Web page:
Calcutta, Aug. 26: A death-a-day human tragedy, economic perils and administrative apathy that are striking at the root of Bengal’s tea industry were given a statistical face today in the Assembly as figure after grim figure tumbled out.

Starting with the grimmest, industries minister Partha Chatterjee said 3,500 people died in the last one decade in north Bengal tea gardens because of malnutrition, putting on government record the nearly one-death-a-day figure known by all but admitted by none.

Neither the administration nor the visiting health staff in the previous Left Front government had admitted that the workers in the closed gardens of the Dooars and Terai were suffering from malnutrition, a symptom not associated with square meals but with starvation.

In response to a question, Chatterjee said: “This is on record, 3,500 garden labourers have died of malnutrition in the last decade. It has been quoted in the Supreme Court.”

An industries department official said the apex court got the figure after social activist Anuradha Talwar carried out an on-the-spot survey in the closed tea gardens in north Bengal after instructions from the court in 2003.

“We are trying to improve and intervene in areas where it is practically possible…, starting from assuring payment of wages to the improvement of tea quality. We have to shift from mass production to producing tea of distinction, of which we have a history that we are proud of,” he said.

Chatterjee said tea production in the state has increased by 19 per cent in the last decade but export has come down as quality has been hit, a charge that planters denied.

In 2001, Bengal’s tea production was 192 million kg while in 2011, it had grown to 228 million kg, the minister said. “There had been a 19 per cent increase in the state’s production in the last decade, while the country's production over the same period had increased by 14 per cent,” he added. “Exports, however, had come down over this period because of a fall in the quality of tea,” the minister told the House.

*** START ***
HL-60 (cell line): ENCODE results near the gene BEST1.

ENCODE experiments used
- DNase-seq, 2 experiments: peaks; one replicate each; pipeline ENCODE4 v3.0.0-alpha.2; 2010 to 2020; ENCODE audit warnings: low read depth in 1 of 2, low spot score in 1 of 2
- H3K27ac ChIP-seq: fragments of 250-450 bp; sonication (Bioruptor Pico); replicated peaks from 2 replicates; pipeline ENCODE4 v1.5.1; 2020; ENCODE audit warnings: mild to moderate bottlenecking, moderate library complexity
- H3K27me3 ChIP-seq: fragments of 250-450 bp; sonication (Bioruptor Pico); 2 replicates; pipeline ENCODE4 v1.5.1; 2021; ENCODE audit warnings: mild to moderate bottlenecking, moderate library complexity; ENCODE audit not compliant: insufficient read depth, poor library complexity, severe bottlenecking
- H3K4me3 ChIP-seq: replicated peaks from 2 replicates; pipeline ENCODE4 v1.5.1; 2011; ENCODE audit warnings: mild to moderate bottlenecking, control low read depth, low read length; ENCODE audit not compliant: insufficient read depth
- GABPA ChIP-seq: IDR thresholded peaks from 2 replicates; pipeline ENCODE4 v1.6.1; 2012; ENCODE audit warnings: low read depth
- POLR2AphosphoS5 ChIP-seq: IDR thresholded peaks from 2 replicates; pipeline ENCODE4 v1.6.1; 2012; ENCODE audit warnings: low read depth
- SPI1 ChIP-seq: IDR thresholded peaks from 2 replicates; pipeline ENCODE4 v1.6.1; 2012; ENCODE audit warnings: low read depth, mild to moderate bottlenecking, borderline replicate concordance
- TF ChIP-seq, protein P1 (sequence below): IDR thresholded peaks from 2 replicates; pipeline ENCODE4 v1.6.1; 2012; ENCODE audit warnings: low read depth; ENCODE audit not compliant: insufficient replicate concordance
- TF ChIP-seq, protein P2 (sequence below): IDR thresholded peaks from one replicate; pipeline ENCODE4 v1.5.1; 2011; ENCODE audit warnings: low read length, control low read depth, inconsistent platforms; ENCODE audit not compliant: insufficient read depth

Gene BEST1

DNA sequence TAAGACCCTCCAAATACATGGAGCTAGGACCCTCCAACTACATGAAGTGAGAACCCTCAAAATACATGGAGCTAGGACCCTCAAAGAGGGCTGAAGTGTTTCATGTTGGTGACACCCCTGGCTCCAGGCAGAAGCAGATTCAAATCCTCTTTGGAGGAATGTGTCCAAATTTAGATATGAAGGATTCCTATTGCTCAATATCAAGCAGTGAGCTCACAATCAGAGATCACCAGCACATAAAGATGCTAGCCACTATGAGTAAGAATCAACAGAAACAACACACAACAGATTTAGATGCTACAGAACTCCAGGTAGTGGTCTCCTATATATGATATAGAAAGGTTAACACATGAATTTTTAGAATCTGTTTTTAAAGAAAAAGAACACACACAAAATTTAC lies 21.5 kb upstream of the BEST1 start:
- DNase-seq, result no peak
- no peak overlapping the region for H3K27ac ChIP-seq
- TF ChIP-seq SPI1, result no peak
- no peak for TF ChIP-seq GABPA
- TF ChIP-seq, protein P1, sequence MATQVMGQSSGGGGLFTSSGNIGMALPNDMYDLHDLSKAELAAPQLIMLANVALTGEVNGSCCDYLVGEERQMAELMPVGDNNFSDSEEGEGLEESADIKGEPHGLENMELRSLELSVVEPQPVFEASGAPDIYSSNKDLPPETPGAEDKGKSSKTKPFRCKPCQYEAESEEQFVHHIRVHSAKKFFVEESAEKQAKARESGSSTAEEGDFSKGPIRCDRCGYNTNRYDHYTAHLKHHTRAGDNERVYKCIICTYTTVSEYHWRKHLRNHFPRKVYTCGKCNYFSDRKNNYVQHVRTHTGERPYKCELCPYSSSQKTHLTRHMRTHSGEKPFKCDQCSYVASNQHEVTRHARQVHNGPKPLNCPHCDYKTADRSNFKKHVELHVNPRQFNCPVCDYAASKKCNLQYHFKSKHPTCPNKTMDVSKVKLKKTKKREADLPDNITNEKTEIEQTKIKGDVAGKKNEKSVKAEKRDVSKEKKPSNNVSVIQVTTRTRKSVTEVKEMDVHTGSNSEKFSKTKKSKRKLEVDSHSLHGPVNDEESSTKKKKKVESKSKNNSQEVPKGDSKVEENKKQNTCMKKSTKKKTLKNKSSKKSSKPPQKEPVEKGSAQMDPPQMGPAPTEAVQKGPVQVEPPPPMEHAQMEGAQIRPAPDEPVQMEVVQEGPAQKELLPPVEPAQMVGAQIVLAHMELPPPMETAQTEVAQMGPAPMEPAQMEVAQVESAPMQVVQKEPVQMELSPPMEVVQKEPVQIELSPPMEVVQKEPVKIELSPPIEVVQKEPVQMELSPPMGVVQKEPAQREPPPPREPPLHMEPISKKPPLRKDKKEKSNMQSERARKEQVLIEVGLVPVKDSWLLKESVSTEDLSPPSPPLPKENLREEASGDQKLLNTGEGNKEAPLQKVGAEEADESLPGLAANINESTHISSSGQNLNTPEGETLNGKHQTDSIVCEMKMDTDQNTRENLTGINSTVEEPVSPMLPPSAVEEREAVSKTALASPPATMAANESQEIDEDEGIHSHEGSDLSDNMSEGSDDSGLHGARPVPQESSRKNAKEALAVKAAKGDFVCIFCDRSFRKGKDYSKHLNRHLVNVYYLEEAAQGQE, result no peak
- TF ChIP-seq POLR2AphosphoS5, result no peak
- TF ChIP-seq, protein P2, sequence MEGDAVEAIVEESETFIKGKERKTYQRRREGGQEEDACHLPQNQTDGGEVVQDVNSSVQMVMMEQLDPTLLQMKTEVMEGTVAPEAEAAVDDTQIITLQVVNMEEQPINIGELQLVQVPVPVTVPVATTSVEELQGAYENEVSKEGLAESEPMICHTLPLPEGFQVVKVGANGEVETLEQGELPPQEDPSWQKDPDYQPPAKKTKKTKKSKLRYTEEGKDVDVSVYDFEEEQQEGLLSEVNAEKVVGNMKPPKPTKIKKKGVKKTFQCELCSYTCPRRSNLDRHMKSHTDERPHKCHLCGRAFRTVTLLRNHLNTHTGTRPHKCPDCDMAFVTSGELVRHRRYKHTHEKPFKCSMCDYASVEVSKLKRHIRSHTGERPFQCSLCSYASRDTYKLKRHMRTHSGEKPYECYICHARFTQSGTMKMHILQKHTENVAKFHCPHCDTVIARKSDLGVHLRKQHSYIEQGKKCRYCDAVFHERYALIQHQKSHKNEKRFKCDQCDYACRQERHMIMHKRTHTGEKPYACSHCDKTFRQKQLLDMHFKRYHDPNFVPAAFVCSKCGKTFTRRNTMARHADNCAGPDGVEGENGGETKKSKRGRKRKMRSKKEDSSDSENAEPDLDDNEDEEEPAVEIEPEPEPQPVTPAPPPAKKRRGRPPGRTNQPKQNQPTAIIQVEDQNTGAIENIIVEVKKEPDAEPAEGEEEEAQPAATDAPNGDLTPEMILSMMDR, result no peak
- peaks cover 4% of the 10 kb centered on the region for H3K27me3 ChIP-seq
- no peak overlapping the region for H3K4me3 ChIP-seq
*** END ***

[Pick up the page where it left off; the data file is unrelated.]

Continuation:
Chatterjee’s observation on quality comes at a time when the industry has been trying to grapple with workers’ shutdowns and strikes for revision of wages.

The minister also said an eight-year-old recommendation that the government and the planters share the social cost of the workers would be looked into.

Planters in north Bengal said Chatterjee’s remark on quality influencing export must have been on CTC tea, which is grown in the foothills or the Dooars and the Terai. “For, the demand for Darjeeling tea has been consistent in the international market,” said K.K. Mintri, a planter from Siliguri.

Mintri, however, said the export of CTC tea has come down because of higher prices that Indian manufacturers are forced to demand from international buyers as a result of the higher cost of production.

“CTC tea has good competition from countries like Vietnam and Kenya which produce similar tea and can afford to sell at lesser prices,” Mintri said. The planter said buyers for CTC are mostly from Iraq, Iran, Pakistan and Russia, unlike Darjeeling tea, which is exported to European countries and the US.

U.B. Das, the principal adviser to the Indian Tea Planters’ Association, claimed that other countries could produce tea at lower cost because the fringe benefits and wages provided to workers there were less than what was given here.

“The only way to slash prices in international market is to bring down the cost of production. This will not be possible unless the state and the Centre shoulder some of the responsibilities,” he said. The workers here get a daily wage of Rs 67 and benefits like PF, gratuity housing, ration, free medical aid and education facilities for children.

The trade wing of Chatterjee’s party, Trinamul, which has been trying to curb bandhs in gardens, has demanded Rs 130, the same amount paid under the 100-days central job scheme. The rural job scheme has been often blamed by planters for absenteeism among workers.

Asked by Congress’s Alipurduar MLA D.P. Roy if an inter-ministerial committee recommendation in 2003 to the government to share the social cost of workers with the planters had been considered, the minister replied it was still pending. “But steps are being taken — a separate secretariat is being set up in north Bengal, and experts are being consulted. The situation will change soon,” he said.

Source: The Telegraph